When a person is caught driving under the influence in New York, their actions can be classified as either a misdemeanor crime or a felony depending on the specifics of their situation. Before diving into how a person’s DUI will be classified, it is first important to understand what the difference is between the two.
A felony is a very serious crime which can result in a person going to state prison for over a year. A misdemeanor, on the other hand, is a less serious crime which can only result in a maximum of one year in county jail. Felonies often include crimes such as murders and serious thefts, whereas misdemeanor crimes involve actions such as defying officers and committing minor traffic infractions.
What qualifies my DUI as a felony?
In most cases, a first time DUI which did not result in any serious accidents, injuries or death will be treated as a misdemeanor crime. However, if this is the second or third time a person is being charged for a DUI within the last ten years then it may be treated as a felony.
Also, if a person committed other crimes as well, such as refusing to give a test to have their blood alcohol content checked or they also got into an accident which resulted in the death of other drivers and passengers then their actions will be treated as a felony and they will be penalized accordingly.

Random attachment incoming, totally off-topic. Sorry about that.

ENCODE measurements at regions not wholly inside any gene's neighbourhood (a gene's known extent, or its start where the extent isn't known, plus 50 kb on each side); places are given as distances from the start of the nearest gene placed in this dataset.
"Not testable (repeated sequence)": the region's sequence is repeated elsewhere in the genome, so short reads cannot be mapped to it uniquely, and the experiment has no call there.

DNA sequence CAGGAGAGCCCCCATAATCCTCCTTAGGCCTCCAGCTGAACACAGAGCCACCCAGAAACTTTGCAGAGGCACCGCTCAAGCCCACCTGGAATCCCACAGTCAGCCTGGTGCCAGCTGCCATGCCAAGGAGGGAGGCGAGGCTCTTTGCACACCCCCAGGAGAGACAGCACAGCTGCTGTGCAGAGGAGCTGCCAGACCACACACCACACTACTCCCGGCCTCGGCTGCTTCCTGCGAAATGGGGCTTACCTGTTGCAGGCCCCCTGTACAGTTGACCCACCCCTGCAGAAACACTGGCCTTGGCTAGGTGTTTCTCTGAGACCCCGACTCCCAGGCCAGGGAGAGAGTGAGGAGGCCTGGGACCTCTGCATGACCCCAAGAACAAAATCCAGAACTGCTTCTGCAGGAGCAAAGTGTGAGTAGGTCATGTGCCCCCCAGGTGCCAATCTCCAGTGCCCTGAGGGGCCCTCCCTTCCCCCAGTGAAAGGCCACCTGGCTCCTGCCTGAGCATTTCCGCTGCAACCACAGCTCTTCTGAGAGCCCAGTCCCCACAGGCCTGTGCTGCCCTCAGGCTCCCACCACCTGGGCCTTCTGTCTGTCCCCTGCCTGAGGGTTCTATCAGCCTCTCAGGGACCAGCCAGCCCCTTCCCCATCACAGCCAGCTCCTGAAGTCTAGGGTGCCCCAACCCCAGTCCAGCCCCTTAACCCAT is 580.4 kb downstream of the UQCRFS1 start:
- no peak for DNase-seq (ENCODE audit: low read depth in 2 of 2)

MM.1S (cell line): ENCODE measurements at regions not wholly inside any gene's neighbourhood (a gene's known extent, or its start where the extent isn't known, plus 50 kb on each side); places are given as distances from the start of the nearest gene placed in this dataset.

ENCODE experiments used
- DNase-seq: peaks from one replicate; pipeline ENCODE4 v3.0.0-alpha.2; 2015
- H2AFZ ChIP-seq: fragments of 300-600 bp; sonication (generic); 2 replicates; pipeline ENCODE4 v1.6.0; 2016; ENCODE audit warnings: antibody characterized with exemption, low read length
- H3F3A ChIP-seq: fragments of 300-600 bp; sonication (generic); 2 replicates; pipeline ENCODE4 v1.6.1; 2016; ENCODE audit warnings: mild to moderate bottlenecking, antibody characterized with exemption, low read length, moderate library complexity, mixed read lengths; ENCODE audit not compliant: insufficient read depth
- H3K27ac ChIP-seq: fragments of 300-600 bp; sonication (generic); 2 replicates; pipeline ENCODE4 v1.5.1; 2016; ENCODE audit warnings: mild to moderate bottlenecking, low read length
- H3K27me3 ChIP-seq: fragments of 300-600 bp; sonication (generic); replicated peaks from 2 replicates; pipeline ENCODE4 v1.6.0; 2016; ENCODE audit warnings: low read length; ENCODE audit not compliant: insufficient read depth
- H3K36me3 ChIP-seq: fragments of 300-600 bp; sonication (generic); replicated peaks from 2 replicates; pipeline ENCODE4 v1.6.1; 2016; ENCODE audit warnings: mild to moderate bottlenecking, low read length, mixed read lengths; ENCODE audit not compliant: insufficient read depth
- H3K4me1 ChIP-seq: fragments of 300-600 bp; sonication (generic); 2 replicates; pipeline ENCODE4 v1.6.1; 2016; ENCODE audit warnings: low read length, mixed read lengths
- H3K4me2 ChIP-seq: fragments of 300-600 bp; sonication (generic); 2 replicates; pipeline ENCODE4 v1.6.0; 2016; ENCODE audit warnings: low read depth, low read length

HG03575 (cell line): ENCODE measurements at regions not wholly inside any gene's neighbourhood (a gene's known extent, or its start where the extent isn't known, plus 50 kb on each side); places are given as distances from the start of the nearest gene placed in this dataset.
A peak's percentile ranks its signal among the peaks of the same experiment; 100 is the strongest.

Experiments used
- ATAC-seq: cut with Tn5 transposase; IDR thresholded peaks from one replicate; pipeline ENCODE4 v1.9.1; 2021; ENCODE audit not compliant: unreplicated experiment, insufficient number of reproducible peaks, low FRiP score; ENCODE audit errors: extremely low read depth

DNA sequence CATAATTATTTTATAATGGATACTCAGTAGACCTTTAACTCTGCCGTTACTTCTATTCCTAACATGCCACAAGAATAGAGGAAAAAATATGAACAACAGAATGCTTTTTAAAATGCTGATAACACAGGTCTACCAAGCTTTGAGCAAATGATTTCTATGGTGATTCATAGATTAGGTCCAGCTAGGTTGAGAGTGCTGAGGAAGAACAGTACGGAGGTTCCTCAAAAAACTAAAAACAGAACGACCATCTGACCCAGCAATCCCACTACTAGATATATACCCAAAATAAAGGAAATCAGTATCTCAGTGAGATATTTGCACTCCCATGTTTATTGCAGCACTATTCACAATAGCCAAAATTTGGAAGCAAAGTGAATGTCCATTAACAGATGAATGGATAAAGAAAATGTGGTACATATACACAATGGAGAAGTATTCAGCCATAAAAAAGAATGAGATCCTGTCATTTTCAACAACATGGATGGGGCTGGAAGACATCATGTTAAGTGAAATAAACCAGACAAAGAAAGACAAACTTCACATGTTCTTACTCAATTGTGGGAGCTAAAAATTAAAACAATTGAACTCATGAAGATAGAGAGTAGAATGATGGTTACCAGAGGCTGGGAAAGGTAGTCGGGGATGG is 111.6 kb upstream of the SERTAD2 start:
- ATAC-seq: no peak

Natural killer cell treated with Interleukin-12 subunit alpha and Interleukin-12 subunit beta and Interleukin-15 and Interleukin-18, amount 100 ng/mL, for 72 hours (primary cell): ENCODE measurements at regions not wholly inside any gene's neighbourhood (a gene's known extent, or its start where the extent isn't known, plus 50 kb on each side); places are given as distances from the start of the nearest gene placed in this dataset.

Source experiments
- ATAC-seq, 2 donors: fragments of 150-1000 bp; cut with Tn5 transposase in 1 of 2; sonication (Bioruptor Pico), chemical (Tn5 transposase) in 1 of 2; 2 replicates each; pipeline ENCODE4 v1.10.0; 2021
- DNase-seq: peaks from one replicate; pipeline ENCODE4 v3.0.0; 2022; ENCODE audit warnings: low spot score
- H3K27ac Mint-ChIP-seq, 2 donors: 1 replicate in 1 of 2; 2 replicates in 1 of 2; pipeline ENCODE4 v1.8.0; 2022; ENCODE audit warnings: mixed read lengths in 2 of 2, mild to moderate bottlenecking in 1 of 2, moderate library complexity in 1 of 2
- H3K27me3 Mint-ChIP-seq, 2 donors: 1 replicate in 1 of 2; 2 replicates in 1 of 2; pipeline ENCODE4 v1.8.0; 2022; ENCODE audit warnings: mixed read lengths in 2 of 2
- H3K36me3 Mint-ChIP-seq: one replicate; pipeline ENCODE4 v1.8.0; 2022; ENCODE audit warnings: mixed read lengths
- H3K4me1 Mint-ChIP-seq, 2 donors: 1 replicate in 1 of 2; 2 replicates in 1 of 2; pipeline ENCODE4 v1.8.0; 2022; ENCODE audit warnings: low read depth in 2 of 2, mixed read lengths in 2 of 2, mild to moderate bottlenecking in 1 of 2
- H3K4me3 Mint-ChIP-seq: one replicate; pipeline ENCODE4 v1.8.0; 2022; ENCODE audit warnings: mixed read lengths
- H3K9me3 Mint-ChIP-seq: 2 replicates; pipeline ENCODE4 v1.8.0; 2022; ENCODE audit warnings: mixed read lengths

The more damage and harm the driver caused and the more severely intoxicated they were, the more severe penalties they will be forced to face after they are arrested.
Is it necessary that I go to state prison after being convicted of a felony?
The bad news is that in most cases regarding felonies, individuals do have to undergo a certain period of jail time in state prison. However, the good news is that a person can have their sentence reduced or even revoked by getting a qualified DUI lawyer in Brooklyn, NY to represent them and fight their case for them.
With the right evidence and the correct legal references, a DUI lawyer can help a person come out of their court trial with less penalties hanging over their head.
Is driving around after getting my license suspended treated as a misdemeanor crime or a felony?
When a person first gets accused of DUI they will not be able to drive their vehicle around as one of the first penalties they will be faced with is a suspension of their driver’s license. If a person ignores this suspension and continues to drive around as they please or if they try to get a new license and use that to drive around they can face very serious charges of aggravated unlicensed operation (AUO). AUO can be further categorized into first degree, second degree, and third degree. If a person commits an AUO of the first degree it will be classified as a felony. However, if they commit AUO of the second or third degree then they will be charged as having committed a misdemeanor crime.